By the spring of 2003, Orton would return yet Batista’s future in Evolution was in jeopardy. Having reinjured his tricep trying to return quicker than expected, Batista feared for his job as the other members of the group considered a replacement – Mark Jindrak. As a close friend of Orton’s and an up-and-coming talent, Jindrak was seen as an ideal fit by Vince McMahon but HHH didn’t agree. “He didn’t take the business seriously,” he comments. It’s a sentiment that Jindrak shares, saying he was immature and too young to understand what it really meant. We’re told about Orton and Jindrak always acting stupid together, to the point that HHH never wanted to drive with Jindrak again. Ultimately, Jindrak would end up teaming with Garrison Cade and Evolution would remain a trio until October 2003.

It’s here when Evolution’s catalyst truly ignites. By the end of the year, they would all be carrying gold with HHH’s reign of domination as World Heavyweight Champion would be accompanied by Orton’s Intercontinental title with Flair and Batista carrying the World Tag Team titles. Elevated by the trio defeating Mick Foley and The Rock at WrestleMania XX, the group thrived as Flair rediscovered his confidence, Batista came into his own and Orton embraced the “legend killer” gimmick.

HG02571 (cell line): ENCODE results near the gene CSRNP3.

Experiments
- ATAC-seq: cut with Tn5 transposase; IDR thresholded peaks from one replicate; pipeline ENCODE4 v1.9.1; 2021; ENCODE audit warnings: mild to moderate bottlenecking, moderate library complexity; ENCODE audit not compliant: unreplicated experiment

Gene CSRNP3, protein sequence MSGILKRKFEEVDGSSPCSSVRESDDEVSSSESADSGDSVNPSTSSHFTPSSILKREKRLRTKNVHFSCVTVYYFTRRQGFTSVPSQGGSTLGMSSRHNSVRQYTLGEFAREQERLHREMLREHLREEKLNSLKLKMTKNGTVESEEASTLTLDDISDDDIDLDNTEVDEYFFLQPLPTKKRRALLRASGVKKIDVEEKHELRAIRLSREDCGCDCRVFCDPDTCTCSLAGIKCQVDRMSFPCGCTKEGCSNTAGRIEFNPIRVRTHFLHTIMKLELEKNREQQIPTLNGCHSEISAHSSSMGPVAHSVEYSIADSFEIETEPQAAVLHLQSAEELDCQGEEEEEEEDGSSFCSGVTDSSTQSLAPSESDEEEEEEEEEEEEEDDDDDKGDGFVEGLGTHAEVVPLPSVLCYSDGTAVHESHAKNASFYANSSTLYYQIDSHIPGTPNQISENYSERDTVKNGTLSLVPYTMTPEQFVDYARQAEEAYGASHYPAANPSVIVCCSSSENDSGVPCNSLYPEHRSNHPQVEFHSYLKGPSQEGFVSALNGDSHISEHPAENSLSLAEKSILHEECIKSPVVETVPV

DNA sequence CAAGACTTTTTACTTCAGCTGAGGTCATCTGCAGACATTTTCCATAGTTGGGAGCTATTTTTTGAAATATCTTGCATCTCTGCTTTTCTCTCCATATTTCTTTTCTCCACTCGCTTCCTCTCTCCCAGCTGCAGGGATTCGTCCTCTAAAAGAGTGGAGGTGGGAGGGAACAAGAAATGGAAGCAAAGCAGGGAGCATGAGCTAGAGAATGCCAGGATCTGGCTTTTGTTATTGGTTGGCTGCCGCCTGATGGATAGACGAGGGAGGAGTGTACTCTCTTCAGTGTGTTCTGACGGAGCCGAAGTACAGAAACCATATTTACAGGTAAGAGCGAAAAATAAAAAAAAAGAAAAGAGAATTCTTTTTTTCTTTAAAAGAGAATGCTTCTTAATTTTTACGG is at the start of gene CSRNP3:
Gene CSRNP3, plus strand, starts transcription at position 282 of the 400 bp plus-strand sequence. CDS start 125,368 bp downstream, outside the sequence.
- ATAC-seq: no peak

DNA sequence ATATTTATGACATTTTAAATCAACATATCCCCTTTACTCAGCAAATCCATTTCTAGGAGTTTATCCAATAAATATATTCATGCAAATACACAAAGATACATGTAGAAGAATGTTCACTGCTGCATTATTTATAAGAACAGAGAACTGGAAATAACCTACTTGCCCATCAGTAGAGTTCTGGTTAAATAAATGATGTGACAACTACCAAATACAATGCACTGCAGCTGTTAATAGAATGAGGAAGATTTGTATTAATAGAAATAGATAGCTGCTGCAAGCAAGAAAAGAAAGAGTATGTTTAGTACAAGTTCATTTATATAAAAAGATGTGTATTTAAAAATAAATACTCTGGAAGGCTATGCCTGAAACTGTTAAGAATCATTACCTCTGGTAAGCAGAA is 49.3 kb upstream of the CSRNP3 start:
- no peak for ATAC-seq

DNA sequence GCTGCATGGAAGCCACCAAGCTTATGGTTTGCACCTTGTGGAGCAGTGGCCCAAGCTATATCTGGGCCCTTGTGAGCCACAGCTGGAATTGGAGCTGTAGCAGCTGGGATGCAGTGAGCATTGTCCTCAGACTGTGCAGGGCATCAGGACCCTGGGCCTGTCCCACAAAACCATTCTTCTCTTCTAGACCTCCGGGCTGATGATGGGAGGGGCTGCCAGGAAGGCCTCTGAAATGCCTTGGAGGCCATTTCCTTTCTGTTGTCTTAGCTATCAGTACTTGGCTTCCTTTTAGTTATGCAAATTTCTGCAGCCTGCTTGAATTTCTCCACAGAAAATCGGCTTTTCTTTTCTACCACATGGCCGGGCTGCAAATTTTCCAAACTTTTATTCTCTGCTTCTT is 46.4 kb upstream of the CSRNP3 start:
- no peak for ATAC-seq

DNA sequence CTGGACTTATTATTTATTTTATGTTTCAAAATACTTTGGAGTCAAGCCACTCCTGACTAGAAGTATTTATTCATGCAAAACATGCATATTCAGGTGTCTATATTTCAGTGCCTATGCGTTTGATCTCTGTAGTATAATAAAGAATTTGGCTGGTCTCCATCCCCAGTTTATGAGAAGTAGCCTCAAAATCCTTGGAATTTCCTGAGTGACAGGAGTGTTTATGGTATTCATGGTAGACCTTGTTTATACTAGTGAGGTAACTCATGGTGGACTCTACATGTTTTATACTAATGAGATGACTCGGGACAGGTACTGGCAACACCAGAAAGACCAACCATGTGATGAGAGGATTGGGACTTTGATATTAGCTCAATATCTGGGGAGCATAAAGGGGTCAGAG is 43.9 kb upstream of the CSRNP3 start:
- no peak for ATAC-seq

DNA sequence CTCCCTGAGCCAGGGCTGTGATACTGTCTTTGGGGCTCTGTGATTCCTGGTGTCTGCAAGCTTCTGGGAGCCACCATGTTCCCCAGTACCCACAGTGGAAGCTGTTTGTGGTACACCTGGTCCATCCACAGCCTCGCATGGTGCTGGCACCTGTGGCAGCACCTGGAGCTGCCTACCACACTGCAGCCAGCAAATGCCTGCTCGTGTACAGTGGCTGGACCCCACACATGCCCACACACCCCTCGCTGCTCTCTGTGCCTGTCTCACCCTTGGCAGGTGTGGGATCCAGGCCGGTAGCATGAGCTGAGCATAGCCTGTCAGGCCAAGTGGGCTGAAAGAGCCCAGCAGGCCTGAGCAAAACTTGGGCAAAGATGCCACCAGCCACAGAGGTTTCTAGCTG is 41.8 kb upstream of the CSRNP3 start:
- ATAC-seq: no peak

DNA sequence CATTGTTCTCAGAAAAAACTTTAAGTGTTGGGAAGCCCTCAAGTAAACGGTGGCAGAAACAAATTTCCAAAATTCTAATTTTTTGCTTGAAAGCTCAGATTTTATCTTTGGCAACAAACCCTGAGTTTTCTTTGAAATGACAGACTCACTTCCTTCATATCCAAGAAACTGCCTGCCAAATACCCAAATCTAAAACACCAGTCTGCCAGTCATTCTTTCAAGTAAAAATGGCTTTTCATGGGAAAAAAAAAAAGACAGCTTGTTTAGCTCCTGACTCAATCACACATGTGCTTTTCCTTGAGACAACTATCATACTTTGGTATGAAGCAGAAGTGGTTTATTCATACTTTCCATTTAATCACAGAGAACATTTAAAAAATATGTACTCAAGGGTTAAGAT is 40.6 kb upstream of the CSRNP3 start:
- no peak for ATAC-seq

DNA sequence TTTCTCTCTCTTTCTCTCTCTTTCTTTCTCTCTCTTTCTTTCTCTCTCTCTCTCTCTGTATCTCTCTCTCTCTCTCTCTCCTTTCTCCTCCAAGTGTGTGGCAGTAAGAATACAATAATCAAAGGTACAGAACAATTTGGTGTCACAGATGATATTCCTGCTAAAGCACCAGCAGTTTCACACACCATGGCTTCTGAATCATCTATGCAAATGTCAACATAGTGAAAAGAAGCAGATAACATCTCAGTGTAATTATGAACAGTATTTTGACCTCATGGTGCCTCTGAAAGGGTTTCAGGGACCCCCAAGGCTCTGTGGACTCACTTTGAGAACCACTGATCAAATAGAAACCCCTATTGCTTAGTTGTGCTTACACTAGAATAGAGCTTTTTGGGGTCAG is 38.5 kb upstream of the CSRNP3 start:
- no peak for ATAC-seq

Thumbs Up. Thumbs Down

As SummerSlam 2004 came around, Evolution was thriving with Orton having a shot at the World Heavyweight Championship. The documentary neatly avoids mentioning his opponent, Christ Benoit, as he’s briefly shown as Orton hits an RKO to capture the gold. The inevitable turn on Orton from his Evolution buddies has often been criticised in the past for happening too soon, yet we’re told it “made sense” for HHH to be angry.

Now out on his own, and as a babyface, success soon went to Orton’s head. Behind the scenes, he reinverted to his immature ways with Gewirtz calling Randy “a glorious prick”. On camera, he was not a natural babyface – a sentiment that has questionably carried on throughout Orton’s career. Overall, his title reign would be shortlived, dropping the title to HHH a month later.